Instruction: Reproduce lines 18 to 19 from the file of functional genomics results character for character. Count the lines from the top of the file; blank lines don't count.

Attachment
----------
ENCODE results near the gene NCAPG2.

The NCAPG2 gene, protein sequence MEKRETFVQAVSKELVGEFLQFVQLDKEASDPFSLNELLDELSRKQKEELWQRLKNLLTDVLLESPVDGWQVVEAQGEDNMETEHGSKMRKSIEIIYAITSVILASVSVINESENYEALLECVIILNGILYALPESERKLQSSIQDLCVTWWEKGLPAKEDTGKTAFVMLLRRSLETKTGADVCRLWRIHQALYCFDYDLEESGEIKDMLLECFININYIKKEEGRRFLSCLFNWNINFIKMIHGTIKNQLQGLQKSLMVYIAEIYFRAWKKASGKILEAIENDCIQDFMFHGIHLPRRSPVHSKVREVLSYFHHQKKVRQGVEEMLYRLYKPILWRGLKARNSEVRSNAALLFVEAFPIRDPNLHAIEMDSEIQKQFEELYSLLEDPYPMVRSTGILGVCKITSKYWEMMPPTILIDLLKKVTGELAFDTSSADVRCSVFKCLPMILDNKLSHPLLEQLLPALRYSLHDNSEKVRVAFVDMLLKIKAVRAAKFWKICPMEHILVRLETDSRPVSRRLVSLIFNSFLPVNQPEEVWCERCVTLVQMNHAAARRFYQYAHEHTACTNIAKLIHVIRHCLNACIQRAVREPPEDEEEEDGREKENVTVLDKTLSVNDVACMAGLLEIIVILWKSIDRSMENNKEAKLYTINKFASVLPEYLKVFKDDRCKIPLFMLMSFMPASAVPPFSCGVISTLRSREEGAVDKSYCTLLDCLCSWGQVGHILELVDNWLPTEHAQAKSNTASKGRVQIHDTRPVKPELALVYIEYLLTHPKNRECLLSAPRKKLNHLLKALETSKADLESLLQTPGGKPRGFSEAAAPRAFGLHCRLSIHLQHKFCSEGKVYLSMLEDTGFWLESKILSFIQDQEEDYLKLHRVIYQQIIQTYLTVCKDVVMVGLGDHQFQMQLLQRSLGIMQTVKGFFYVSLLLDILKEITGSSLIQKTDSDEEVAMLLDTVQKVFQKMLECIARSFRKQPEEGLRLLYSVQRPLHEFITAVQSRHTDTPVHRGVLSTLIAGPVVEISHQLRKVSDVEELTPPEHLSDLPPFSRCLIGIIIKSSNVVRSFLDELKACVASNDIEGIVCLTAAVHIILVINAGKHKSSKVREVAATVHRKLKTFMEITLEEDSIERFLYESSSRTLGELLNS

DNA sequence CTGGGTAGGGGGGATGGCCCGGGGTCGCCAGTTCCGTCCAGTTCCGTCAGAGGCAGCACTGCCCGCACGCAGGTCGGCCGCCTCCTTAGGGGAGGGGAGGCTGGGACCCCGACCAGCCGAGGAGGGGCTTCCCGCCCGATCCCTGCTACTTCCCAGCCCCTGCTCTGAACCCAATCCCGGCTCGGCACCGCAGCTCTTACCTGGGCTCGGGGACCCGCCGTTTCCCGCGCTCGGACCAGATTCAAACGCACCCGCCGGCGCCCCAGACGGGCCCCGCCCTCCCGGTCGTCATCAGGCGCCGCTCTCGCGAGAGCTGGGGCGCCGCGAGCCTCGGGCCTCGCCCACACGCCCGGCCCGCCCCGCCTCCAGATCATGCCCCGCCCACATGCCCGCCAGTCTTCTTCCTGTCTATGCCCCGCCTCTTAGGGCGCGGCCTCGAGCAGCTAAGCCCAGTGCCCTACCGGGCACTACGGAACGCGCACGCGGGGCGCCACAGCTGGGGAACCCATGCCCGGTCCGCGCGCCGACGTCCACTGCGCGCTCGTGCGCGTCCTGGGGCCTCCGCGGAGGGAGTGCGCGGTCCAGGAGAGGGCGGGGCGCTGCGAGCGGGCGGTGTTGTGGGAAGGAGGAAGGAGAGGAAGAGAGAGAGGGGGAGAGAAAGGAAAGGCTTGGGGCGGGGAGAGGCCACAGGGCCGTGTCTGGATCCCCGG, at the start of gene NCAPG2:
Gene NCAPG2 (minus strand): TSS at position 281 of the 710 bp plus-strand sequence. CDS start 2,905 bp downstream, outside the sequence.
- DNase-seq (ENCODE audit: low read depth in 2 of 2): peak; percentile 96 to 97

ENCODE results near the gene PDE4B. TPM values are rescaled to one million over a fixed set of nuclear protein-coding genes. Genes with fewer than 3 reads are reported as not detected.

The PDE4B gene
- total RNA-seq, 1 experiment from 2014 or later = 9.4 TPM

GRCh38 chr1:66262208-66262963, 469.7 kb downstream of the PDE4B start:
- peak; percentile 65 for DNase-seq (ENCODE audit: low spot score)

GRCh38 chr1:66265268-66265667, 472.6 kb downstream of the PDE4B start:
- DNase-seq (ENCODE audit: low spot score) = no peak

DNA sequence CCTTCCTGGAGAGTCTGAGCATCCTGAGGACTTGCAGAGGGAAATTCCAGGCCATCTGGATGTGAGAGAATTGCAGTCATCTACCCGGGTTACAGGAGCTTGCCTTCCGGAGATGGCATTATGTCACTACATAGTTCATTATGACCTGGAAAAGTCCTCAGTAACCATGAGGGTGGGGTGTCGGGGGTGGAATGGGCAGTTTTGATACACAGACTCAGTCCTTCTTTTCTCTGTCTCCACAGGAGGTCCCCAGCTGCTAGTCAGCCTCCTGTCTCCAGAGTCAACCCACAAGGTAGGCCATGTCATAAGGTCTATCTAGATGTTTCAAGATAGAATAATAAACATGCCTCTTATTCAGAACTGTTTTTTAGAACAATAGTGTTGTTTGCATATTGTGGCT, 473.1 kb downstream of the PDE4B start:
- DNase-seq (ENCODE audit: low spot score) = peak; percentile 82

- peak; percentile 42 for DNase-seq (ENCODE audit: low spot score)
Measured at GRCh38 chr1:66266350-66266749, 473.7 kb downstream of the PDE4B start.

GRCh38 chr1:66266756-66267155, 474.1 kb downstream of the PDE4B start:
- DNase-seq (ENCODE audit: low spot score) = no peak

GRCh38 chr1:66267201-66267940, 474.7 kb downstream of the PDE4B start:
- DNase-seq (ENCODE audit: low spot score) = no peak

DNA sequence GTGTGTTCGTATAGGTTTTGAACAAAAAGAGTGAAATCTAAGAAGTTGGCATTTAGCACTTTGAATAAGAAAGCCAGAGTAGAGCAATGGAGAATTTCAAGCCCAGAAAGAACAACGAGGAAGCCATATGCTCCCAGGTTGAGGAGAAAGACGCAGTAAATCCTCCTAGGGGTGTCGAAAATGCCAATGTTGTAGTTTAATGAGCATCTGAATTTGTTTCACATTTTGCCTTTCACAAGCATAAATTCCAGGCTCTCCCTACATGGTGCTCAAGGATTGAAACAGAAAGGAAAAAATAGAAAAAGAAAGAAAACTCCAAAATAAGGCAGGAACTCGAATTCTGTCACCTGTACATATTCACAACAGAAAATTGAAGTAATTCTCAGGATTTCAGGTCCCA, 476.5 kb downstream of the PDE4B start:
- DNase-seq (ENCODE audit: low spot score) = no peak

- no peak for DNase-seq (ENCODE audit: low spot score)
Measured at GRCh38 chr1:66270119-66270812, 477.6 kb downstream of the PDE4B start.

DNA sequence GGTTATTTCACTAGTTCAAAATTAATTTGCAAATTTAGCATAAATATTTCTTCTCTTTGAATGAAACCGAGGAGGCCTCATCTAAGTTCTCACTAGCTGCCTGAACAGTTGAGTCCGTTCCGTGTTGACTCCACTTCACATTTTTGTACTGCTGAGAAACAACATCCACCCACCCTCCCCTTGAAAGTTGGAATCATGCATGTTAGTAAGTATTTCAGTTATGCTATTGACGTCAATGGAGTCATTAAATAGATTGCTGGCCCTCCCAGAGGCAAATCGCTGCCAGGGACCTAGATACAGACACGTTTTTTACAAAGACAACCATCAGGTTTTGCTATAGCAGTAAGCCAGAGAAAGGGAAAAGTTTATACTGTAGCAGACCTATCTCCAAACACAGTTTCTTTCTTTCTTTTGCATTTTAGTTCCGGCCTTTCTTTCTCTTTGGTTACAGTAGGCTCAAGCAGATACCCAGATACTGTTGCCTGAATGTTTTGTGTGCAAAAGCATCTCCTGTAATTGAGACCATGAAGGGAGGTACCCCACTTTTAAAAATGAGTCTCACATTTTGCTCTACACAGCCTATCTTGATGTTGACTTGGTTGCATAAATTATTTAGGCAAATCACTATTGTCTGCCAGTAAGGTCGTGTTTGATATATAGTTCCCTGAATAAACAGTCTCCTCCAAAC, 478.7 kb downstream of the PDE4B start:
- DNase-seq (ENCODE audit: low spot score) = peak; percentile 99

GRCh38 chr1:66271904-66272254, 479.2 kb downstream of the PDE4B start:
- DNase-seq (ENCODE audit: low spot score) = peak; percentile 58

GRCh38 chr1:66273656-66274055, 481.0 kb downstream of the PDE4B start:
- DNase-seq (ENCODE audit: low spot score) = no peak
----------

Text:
- DNase-seq (ENCODE audit: low spot score) = no peak

GRCh38 chr1:66267201-66267940, 474.7 kb downstream of the PDE4B start: